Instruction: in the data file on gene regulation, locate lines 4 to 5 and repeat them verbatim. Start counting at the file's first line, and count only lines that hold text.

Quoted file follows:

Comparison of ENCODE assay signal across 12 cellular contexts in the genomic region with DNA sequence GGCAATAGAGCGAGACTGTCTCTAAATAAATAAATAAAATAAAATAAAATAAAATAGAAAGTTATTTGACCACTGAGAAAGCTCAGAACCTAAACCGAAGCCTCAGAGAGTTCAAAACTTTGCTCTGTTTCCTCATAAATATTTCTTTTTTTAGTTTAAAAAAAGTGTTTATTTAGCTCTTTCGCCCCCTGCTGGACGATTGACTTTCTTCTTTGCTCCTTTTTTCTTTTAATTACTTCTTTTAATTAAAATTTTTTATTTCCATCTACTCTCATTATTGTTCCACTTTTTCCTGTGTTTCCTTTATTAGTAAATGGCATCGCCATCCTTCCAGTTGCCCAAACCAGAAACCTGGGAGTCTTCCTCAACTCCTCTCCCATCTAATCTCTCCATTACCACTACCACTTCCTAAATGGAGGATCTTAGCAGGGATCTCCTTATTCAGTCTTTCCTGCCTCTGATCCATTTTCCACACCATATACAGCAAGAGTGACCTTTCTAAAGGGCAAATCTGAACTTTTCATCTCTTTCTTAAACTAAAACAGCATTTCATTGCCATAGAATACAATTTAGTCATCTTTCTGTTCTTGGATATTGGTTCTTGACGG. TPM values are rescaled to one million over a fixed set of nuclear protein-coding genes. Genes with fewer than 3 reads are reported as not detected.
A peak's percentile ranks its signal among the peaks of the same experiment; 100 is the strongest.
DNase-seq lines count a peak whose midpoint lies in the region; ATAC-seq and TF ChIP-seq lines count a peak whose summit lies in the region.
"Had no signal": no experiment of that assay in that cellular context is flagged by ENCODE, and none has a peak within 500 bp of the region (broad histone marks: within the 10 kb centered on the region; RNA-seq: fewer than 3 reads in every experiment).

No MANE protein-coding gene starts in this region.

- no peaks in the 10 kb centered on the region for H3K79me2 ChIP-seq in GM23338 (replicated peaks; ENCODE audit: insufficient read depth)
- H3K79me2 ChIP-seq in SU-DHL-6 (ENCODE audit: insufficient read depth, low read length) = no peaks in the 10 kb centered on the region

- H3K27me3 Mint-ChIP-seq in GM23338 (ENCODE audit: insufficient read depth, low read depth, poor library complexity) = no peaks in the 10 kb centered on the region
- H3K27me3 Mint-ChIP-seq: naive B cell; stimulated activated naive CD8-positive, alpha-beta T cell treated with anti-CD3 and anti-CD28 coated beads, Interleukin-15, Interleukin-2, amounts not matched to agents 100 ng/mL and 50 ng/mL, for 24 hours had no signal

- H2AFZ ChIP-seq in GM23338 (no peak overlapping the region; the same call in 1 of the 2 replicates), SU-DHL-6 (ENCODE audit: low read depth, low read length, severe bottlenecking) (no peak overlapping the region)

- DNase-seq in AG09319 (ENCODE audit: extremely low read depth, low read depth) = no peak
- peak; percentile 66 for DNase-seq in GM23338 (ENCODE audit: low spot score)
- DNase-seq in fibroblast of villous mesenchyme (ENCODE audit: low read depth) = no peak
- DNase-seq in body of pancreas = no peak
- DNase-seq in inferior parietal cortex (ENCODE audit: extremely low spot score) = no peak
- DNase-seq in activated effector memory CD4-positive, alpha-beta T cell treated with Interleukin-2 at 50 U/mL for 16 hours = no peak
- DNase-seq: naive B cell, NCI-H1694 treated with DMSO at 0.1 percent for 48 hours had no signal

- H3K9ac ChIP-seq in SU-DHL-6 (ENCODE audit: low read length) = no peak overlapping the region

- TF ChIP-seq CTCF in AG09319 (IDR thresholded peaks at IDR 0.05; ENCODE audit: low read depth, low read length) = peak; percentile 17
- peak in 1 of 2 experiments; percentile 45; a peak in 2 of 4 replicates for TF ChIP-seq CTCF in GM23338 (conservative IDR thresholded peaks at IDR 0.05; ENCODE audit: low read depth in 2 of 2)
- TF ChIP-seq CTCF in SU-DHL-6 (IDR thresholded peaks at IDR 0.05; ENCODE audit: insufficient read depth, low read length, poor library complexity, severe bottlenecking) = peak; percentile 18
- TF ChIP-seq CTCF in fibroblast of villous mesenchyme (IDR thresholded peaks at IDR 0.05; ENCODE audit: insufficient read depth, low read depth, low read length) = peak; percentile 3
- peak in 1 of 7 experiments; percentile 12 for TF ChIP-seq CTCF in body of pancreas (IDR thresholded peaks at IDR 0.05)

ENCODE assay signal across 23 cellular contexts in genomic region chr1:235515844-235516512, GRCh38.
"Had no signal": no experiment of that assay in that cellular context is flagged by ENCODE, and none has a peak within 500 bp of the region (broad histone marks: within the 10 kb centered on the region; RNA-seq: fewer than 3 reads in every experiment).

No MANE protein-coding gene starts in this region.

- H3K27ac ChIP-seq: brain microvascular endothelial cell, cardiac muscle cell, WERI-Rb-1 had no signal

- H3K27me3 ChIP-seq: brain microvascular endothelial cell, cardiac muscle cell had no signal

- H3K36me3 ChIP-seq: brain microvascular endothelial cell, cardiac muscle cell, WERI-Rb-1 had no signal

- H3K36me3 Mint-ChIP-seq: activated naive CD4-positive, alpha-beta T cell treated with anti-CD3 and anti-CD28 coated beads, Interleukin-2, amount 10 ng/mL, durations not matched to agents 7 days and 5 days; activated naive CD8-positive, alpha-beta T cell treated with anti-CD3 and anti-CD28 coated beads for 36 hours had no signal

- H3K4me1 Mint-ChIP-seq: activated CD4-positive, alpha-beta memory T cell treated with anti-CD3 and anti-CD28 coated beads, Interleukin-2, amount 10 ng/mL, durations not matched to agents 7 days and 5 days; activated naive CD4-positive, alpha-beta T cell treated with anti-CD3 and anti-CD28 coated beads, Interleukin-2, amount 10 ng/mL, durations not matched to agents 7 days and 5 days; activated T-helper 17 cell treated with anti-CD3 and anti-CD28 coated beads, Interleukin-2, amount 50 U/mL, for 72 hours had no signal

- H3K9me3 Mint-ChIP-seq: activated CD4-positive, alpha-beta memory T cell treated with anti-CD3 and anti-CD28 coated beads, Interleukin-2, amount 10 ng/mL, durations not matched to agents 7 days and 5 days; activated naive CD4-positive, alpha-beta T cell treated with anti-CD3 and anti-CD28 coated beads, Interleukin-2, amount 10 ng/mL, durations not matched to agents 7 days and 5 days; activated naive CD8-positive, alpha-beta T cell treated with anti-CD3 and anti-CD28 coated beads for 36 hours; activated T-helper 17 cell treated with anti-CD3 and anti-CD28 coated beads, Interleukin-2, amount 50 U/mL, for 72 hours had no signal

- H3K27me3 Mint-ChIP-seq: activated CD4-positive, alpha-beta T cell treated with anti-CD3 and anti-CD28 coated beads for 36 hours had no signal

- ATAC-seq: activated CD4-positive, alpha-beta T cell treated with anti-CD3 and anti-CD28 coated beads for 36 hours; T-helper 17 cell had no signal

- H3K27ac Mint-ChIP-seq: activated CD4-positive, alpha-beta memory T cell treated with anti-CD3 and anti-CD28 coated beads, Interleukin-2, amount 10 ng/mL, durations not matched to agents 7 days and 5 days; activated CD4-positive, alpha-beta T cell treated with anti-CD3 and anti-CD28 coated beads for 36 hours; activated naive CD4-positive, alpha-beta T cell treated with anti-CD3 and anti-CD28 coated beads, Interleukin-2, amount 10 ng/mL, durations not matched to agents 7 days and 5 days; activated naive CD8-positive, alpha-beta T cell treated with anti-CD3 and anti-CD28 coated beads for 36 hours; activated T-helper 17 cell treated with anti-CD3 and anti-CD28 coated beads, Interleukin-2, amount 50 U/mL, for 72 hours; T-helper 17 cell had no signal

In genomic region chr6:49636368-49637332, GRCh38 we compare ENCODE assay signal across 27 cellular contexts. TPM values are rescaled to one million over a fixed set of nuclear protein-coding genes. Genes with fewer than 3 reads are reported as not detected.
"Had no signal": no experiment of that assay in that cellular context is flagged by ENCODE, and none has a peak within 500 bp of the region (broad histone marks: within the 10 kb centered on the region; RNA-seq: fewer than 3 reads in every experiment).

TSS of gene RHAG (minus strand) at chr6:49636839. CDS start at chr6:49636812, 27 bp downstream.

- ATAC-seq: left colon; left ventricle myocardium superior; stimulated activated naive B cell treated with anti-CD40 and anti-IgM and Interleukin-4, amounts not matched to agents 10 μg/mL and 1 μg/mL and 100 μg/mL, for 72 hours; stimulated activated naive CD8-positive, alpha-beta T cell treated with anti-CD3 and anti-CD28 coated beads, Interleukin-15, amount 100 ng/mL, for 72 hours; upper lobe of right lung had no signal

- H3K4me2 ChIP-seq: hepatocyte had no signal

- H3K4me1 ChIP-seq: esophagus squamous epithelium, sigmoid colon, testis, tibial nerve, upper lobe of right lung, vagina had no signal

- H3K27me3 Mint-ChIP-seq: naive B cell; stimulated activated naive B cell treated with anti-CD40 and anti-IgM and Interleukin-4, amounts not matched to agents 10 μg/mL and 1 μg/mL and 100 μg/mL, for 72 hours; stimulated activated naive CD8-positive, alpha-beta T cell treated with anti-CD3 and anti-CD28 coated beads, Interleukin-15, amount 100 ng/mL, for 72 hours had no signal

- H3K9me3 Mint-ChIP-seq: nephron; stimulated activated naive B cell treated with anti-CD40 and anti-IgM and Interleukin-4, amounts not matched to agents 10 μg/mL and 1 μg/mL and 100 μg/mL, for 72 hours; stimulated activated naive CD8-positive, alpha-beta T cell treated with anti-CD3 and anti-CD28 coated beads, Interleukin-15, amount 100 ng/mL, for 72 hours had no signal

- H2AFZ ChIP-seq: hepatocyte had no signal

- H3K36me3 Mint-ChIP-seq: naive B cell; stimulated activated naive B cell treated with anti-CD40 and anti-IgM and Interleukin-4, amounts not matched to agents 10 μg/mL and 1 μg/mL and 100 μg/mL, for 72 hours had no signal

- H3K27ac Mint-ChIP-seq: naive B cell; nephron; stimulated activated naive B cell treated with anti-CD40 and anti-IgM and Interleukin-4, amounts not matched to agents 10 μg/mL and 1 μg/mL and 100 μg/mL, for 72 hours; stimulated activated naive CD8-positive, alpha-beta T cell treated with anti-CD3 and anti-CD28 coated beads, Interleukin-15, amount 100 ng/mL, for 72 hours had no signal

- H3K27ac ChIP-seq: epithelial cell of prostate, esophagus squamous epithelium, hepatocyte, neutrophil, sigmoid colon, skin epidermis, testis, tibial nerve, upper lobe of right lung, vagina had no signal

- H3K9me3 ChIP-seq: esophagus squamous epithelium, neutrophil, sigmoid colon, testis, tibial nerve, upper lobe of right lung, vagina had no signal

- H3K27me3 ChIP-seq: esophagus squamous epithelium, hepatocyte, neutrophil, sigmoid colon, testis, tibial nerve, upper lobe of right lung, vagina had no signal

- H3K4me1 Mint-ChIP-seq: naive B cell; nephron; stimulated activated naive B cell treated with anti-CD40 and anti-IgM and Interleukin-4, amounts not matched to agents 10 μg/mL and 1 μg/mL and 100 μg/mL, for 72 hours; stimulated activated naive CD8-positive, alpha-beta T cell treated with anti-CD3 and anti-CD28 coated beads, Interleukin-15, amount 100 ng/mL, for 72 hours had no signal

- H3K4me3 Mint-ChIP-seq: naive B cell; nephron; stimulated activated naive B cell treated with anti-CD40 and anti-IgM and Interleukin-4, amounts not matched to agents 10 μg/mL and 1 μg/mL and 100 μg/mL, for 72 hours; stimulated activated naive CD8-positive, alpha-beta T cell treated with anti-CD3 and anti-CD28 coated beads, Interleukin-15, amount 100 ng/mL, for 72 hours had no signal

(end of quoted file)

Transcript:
"Had no signal": no experiment of that assay in that cellular context is flagged by ENCODE, and none has a peak within 500 bp of the region (broad histone marks: within the 10 kb centered on the region; RNA-seq: fewer than 3 reads in every experiment).

No MANE protein-coding gene starts in this region.